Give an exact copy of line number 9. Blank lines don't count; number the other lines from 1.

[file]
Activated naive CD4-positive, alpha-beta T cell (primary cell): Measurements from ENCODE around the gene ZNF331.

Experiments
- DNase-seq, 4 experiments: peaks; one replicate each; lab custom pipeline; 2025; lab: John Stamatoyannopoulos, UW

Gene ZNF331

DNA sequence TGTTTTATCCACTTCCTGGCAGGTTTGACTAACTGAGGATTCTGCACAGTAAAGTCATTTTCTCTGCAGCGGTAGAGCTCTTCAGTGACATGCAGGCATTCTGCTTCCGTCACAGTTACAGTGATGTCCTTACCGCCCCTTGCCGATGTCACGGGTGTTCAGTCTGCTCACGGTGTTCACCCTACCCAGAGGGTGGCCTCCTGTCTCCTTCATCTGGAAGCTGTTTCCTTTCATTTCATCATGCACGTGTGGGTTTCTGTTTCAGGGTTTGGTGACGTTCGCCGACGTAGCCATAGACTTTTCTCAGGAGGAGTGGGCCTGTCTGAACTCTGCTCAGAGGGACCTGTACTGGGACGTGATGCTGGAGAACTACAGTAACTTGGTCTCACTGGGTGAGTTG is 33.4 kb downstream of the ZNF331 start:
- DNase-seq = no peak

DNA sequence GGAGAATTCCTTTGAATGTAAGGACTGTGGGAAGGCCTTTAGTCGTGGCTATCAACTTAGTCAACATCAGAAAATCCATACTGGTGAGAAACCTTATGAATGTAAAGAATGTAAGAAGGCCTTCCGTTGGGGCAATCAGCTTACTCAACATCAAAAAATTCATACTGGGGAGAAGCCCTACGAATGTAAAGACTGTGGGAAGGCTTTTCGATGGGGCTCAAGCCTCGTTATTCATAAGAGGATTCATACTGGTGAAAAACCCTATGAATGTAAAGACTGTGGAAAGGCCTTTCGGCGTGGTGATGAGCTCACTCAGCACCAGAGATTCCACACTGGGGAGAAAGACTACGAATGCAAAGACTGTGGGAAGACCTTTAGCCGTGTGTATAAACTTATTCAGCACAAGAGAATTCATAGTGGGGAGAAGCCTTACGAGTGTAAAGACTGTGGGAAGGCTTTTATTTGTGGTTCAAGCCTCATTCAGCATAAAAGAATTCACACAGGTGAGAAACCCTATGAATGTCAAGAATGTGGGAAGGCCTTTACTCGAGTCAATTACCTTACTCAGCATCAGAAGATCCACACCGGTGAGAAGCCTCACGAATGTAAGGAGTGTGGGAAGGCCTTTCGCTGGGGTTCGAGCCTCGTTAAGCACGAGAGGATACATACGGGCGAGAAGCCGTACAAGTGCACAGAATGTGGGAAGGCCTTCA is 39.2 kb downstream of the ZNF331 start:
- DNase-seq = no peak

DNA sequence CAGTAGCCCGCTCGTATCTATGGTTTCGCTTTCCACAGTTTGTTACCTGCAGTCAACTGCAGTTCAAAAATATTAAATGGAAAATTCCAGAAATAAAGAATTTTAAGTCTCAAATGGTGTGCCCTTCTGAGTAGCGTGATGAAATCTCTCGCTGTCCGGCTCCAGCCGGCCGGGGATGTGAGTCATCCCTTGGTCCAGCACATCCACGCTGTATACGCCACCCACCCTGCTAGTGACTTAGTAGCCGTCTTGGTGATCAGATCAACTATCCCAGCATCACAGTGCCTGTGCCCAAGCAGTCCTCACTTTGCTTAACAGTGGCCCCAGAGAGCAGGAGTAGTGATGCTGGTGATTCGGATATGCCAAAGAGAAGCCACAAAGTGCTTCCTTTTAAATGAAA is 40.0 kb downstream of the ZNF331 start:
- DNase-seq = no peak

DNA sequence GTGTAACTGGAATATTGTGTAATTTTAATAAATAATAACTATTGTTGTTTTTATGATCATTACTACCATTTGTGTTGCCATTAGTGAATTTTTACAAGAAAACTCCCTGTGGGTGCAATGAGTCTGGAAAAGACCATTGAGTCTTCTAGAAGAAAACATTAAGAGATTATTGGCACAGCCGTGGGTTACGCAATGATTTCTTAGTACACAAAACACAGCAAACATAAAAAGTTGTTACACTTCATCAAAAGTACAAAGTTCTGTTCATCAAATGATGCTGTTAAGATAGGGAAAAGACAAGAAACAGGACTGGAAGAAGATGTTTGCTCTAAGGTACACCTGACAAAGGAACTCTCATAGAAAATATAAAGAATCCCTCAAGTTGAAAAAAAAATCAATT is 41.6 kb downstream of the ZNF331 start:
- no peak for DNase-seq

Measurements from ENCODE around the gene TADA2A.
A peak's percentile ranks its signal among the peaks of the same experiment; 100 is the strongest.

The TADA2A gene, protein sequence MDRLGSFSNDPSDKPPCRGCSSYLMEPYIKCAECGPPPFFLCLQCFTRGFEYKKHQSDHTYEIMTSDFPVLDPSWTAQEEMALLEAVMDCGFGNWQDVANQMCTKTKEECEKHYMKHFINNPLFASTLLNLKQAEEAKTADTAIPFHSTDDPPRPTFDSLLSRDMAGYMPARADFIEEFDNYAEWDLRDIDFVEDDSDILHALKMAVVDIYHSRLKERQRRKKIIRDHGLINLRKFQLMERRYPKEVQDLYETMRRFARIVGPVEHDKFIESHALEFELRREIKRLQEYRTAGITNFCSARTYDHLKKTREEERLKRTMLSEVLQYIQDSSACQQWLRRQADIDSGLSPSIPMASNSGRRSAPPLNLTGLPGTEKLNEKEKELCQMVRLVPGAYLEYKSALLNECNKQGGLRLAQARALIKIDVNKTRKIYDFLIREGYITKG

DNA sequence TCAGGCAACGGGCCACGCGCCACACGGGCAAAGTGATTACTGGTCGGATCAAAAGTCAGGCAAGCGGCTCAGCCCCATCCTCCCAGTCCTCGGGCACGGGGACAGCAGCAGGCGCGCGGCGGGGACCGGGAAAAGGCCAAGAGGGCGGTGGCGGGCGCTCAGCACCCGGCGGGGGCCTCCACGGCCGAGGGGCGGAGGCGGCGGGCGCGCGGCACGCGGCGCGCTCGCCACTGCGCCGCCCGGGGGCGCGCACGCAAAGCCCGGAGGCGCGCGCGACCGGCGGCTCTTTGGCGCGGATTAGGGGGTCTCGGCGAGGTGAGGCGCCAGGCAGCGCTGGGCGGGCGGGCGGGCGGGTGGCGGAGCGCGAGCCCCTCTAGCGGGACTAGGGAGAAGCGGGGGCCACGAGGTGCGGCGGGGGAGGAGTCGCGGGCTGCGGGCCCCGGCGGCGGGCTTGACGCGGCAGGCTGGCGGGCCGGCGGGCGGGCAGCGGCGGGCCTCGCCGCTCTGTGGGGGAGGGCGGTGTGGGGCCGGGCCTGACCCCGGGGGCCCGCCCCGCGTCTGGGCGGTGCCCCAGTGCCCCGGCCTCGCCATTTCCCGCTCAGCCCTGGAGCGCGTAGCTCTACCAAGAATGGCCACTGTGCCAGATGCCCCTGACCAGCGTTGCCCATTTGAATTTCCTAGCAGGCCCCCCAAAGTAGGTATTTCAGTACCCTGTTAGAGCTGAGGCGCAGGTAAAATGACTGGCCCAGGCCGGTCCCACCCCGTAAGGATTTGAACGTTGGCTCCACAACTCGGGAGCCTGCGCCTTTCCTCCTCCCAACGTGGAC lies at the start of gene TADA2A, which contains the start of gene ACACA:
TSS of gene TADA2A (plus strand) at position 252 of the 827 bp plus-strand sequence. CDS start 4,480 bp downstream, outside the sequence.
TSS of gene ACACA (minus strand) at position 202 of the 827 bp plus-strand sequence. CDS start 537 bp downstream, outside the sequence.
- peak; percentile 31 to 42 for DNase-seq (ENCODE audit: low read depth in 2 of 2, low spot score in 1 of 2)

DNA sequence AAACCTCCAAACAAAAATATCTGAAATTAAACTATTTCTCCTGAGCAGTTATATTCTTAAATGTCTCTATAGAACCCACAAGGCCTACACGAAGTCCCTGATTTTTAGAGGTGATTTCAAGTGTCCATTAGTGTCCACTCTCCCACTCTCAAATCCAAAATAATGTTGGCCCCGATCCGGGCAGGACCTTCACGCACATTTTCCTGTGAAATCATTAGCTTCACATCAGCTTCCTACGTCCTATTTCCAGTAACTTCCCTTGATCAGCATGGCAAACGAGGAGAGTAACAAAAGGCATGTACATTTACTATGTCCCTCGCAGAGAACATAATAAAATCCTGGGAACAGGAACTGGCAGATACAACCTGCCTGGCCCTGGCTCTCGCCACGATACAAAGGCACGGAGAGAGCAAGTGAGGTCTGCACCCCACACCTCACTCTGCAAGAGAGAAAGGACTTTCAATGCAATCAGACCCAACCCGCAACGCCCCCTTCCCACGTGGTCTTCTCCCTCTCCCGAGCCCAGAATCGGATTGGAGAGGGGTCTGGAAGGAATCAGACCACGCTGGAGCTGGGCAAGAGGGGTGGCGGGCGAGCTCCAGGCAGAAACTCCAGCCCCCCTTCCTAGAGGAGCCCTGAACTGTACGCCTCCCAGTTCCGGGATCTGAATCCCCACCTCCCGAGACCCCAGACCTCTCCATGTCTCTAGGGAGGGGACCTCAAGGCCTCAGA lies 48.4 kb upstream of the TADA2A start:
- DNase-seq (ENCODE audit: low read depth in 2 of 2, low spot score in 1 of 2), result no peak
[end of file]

DNA sequence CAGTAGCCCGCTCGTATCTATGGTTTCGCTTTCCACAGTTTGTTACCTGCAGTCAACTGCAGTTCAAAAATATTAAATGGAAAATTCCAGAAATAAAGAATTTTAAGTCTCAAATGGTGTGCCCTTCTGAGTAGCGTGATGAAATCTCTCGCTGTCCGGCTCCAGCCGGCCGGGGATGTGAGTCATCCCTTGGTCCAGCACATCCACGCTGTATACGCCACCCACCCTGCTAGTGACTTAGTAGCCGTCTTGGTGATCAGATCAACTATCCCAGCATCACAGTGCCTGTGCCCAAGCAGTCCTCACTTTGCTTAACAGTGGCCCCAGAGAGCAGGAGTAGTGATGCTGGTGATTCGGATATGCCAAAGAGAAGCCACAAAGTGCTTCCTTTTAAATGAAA is 40.0 kb downstream of the ZNF331 start: